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The first man-made fibres which were developed and produced used polymers of natural origin, more precisely of cellulose which is a raw material available in large quantities in the vegetable world.

The beginning of industrial production of man-made fibres goes back to the year 1890, when the French Count Hilaire de Chardonnet started up his plant for the production of “Chardonnet silk” (initial output: 50 kg per day), using the cellulose nitrate process.

As it happens in general in the case of technical-scientific developments, this achievement was the result of previous studies and researches (since approximately the year 1840) focused mainly on the chemical properties of cellulose.

In particular the researchers found the way to treat cellulose (a material insoluble in usual solvents and inflammable) with nitric acid (nitrification), to dissolve the derivative with solutions of alcohol-ether, to prepare suitable extrusion devices (spinnerets) and finally to regenerate cellulose through saponification in alkaline baths (denitrification) in order to eliminate the danger inherent in the nitro compound (inflammable and explosive).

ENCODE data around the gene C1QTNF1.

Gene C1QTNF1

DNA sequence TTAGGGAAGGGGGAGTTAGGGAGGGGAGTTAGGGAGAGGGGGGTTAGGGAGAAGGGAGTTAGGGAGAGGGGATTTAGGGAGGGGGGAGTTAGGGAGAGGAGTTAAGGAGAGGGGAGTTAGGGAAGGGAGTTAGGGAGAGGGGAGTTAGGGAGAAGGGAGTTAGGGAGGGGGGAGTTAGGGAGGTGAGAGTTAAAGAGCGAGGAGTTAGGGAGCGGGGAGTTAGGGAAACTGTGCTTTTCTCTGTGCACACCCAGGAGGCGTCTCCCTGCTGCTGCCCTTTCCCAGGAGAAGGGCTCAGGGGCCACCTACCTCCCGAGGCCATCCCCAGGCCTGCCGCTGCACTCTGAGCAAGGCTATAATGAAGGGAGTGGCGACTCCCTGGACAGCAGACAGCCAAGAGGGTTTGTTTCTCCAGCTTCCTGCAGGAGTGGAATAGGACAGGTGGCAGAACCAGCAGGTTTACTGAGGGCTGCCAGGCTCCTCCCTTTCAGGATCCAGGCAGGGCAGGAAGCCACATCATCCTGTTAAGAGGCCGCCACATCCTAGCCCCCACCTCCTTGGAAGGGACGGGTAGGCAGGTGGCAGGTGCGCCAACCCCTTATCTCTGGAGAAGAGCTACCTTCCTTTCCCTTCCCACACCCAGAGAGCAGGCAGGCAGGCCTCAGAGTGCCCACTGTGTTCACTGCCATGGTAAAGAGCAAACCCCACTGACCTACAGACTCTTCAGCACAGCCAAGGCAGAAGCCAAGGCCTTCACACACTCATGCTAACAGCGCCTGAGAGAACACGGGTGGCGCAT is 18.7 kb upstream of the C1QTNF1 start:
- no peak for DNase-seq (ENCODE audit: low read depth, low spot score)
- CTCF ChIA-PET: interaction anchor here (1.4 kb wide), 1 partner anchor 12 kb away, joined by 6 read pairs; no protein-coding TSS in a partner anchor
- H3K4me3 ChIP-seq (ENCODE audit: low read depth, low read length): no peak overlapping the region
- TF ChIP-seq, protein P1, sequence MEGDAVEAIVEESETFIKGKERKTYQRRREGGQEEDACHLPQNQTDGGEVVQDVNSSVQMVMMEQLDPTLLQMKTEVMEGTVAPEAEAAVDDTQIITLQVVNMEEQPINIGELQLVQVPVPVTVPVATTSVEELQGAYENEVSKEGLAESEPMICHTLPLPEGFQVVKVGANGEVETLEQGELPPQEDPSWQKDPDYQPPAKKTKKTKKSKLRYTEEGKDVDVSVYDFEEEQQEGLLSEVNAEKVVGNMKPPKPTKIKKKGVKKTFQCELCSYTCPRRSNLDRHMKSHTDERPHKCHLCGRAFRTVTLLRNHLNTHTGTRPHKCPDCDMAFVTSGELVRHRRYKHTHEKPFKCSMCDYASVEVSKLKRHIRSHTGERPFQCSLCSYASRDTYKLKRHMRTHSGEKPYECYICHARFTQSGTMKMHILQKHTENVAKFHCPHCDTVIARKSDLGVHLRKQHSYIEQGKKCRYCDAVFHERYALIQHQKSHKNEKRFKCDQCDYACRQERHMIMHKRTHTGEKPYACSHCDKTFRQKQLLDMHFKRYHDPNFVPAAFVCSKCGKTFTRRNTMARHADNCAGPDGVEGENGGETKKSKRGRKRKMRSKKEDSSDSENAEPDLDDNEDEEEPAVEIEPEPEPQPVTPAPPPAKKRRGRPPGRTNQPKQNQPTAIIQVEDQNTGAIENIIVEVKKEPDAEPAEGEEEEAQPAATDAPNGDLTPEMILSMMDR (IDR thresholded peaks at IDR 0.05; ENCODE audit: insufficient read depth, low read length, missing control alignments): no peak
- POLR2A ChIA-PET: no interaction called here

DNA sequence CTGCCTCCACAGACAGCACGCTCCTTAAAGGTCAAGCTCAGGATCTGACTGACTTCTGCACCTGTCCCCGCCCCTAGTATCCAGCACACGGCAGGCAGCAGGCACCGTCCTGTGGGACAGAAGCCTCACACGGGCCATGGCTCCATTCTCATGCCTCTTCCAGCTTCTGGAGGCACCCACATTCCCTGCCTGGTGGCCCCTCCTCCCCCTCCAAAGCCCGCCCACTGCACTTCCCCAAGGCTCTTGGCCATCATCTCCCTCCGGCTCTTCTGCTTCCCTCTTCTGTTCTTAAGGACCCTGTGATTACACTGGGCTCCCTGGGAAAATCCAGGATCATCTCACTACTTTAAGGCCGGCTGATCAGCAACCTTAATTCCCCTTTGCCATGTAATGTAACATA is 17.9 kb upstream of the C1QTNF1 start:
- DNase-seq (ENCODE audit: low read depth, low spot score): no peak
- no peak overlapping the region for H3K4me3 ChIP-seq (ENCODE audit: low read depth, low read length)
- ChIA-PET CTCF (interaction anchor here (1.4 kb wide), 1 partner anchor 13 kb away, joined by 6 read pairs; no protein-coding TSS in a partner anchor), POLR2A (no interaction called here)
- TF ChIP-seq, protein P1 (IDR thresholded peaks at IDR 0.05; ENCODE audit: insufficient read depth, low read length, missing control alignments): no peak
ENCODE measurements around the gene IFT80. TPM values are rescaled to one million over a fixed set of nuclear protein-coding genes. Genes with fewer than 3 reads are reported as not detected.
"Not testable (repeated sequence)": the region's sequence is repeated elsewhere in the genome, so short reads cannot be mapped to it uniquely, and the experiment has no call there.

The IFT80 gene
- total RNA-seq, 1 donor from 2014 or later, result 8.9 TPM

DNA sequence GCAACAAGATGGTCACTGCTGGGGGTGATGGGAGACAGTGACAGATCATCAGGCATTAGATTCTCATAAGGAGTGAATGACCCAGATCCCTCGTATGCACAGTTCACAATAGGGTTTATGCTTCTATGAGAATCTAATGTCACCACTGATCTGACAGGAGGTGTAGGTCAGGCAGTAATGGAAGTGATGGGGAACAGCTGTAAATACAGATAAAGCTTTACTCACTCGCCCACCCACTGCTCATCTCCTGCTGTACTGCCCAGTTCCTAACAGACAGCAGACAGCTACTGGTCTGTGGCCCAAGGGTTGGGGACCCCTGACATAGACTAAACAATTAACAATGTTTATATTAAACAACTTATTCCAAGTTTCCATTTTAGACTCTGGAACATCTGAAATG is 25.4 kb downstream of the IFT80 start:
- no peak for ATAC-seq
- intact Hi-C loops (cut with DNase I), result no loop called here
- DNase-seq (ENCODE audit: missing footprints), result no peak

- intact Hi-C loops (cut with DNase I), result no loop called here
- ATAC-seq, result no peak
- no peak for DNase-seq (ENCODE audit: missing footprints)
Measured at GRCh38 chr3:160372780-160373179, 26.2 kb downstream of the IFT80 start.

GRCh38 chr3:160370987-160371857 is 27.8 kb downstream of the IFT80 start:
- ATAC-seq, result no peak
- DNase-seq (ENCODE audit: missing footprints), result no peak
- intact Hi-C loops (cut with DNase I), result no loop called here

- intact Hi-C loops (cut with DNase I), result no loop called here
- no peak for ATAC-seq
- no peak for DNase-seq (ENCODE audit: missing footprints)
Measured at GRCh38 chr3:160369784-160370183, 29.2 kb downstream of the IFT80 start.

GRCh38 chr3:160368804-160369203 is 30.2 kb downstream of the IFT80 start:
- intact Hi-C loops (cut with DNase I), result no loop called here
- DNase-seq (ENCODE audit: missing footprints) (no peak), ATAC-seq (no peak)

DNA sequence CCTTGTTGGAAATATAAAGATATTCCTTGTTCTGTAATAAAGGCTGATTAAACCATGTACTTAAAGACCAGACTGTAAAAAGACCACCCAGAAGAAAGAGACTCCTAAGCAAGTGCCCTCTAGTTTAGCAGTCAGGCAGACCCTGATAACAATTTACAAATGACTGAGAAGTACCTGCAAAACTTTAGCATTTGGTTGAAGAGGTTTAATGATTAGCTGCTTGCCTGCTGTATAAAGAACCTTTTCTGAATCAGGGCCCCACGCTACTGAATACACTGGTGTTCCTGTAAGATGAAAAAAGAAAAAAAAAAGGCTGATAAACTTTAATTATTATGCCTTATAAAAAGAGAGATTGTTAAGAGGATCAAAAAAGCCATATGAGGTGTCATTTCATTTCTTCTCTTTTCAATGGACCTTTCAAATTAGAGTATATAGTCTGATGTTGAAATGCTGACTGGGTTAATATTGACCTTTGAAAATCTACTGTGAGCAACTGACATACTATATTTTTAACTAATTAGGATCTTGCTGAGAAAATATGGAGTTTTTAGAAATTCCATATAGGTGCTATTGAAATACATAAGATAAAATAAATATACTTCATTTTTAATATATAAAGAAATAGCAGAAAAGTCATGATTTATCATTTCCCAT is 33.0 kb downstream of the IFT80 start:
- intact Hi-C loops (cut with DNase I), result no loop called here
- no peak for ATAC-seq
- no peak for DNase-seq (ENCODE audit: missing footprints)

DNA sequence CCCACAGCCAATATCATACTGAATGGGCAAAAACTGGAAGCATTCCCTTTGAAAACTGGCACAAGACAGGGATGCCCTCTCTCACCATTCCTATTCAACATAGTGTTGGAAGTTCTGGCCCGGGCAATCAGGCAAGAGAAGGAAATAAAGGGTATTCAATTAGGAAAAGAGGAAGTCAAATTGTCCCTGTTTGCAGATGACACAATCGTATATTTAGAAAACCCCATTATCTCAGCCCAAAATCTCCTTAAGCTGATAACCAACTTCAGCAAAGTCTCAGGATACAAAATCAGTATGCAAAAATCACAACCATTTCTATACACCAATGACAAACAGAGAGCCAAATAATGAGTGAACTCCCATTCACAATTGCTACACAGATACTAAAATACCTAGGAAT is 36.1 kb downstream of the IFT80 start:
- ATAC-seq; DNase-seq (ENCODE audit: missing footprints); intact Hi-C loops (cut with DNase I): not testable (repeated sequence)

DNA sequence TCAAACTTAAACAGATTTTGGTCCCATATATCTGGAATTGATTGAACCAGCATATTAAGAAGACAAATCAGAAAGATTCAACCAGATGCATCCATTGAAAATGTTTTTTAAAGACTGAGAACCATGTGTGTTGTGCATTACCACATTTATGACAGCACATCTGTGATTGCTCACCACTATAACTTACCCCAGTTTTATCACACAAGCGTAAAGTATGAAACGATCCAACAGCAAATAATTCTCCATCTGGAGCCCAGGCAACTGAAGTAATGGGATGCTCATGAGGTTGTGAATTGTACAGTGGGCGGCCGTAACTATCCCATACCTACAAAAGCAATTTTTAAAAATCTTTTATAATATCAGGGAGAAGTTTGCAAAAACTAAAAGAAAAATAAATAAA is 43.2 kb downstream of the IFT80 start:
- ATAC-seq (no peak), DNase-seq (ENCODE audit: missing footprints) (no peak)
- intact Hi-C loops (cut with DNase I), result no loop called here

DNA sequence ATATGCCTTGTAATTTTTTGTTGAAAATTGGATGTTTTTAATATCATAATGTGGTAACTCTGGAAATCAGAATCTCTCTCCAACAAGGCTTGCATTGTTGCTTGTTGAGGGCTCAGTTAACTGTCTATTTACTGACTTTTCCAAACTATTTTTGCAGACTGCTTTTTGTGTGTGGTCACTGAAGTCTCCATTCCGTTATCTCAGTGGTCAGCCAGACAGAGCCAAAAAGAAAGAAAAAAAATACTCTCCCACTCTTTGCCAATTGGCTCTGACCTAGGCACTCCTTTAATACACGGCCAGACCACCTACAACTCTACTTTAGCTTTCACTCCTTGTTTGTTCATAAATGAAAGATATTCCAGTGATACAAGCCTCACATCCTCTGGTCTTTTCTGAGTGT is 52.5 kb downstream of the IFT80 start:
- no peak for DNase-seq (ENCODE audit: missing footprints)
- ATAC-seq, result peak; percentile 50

Actually, the birth date of the “artificial silk” (such was the name given to this fibre at its introduction) is said to date back some years before (1884) when an Englishman, Mr Swan, produced small quantities of nitrocellulose which the researcher had in mind to user the development of incandescent bulbs.

More or less in the same period another way had been searched for to make cellulose capable of being spun, after being discovered that cellulose could be dissolved in a mixture of copper oxide and ammonia (Schweitzer’s reagent, 1857).

In fact, this principle had been the basis in Germany for the production initially of incandescent bulbs (1891), then of cuprammonium fibres (1897) via the so-called “cupro” process, which was improved with the draw-spinning process (1891) and resulted in the production of Bemberg cupro yarn in 1909.

Meanwhile a patent had been registered in England by the researchers Cross, Bevan and Beadle (1892) for the production of sodium cellulose xanthate and for its dissolution in dilute caustic soda. In this way the basis were laid for the production of a man-made cellulose fibre, now called viscose, which remained for decades the main process in use for the production of manmade fibres.

The first industrial plants were built some years later in England and in Germany (early 1900), and contributed to the rapid decline and giving up of the Chardonnet process (which was left off in Germany in 1911).

One of the various chemical properties of cellulose which found particular interest was the possibility of esterificating with acetic acid the three hydroxylic groups contained in the glycosidic group of cellulose; the first product to be obtained was triacetate (1894) which, as it was later on discovered, could be partially hydrolized (1905) into a product which was easily soluble in acetone.